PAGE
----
I have to be honest.In many ways, the Evidential approach makes the most sense. Like the Presuppositionalists and Experientialists, Evidentialists don’t try to persuade the hearers that God exists. Instead, they see presenting historical evidence and fact-based arguments that demonstrate that Christ’s physical resurrection occurred, also “prove” the existence of the One who sent Him. Although presenting evidence to prove or persuade skeptics that Jesus’ resurrection actually occurred isn’t necessary in every instance, there is a biblical pattern of affirming Christ’s resurrectionthat is seen in The New Testament.

All of the apologetic methods have their pros and cons; but some are, overall, more sound and more effective than others. However, we should bear in mind that the circumstances should dictate which method/methods are used. Often a combination of methods will be used in outreach to others. The main concern should be winning people to Christ, instead of which method is used.

I chose 2 videos that use different approaches for you to watch. One is by Gary Habermas, who uses the Evidential approach regarding Christ’s resurrection; and the other one is by Voddie Baucum, who is a Presuppositionalist. I chose these 2 apologists and these videos specifically because Habermas and Baucham are more plain-spoken in their presentations, and easier for the average person to follow. Even if you don’t understand everything that you hear, listen to them, anyway. The Bible teaches ministers and even mature believers to “study” to be good “workmen ”for the Kingdom of God. That requires us to be diligent servants who are informed, and well-rounded. I, myself, will probably begin working on another degree soon for that reason [ Yet, as I have said before, we do not HAVE to go to a seminary to be effective for the Kingdom of God. Each one of us needs to do what we believe the Lord would have us to do, individually]. I’m sure that in listening to these lectures, you will hear something that you will find useful at some point. Even though I am not using any videos on the Classical method, there are numerous debates , if you like that presentation, and/or lectures by great Classical apologists, such as William Lane Craig, as well as additional videos by Baucham, Habermas,, and others, on YouTube.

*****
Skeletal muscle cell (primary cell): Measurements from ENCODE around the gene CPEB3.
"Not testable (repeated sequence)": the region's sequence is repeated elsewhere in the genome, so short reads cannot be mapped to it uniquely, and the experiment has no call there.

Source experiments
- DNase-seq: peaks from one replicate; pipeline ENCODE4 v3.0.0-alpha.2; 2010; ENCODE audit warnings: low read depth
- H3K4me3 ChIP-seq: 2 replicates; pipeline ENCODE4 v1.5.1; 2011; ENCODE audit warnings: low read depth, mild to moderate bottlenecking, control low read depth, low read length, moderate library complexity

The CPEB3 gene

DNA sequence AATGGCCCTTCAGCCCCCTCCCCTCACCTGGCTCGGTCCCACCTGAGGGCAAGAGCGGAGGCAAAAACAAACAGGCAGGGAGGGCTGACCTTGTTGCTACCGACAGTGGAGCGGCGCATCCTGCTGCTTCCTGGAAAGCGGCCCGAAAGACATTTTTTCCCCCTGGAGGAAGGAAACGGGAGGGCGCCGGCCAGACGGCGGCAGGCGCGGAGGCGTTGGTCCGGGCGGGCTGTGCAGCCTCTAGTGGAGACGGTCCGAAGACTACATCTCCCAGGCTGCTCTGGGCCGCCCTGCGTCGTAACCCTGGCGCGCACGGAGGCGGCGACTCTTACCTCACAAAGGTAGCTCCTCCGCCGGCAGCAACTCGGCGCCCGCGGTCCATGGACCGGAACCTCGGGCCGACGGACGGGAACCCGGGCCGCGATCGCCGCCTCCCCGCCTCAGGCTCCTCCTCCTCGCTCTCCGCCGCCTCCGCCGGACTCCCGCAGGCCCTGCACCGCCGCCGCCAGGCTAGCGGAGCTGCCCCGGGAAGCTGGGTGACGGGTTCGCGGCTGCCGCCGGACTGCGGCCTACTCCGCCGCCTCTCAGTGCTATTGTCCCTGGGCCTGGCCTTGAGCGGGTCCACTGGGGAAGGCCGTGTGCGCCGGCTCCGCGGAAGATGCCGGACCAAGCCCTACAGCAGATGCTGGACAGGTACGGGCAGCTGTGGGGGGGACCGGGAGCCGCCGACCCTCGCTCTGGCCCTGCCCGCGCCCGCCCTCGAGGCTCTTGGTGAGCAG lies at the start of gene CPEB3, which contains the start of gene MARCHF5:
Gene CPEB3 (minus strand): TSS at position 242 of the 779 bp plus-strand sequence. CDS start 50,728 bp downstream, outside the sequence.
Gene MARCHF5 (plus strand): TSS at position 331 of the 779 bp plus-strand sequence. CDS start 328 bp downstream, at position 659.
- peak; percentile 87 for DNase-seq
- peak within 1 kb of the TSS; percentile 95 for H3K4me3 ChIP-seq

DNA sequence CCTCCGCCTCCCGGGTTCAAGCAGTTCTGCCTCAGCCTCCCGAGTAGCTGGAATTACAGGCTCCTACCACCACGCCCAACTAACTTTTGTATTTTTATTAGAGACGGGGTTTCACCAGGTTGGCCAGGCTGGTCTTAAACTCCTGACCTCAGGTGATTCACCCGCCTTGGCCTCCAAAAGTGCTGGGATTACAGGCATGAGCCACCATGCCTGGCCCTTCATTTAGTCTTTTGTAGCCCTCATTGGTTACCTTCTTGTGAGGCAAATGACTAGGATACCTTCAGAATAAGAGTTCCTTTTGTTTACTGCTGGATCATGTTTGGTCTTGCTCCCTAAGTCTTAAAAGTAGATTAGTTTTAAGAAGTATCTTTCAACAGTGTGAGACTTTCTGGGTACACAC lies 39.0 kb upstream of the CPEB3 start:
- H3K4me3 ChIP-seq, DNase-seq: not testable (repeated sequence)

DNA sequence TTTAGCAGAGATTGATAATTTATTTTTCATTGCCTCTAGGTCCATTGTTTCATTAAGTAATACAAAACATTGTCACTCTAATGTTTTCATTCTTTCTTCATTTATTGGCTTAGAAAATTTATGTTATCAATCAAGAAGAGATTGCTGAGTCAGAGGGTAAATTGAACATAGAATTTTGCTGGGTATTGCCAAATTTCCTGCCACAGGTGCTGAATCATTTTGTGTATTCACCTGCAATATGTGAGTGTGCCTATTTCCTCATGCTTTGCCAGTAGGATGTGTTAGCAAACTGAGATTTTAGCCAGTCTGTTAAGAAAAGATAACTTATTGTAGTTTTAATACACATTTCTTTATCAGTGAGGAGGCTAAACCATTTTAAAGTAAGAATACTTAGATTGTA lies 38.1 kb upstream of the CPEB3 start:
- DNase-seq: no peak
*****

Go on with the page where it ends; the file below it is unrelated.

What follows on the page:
Note: On today’s Habermas video, there is a point where, just to be clear, he, himself, is not saying that God’s Word is not inspired, but that those who do critical analyses, and may not be believers, see the Bible, or portions involving Christ’s resurrection, as authoritative works, but not inspired. We know that 2 Timothy 3:16 states that “ All Scripture is given by the inspiration of God…”. The phrase “inspiration of God” in this verse is from the Greek term “Theopneustos”, which comes from “ Theos”- meaning “ God”, and “pneustos”, literally meaning “ to breathe”. The Greek term “pneuma” means “ Spirit”, regardless of whether it is speaking of the human spirit, or the Holy Spirit; but since in 2 Timothy 3:16 it is referring to God’s Spirit, it refers to the Holy Spirit’s work in moving upon the writers of the Word of God.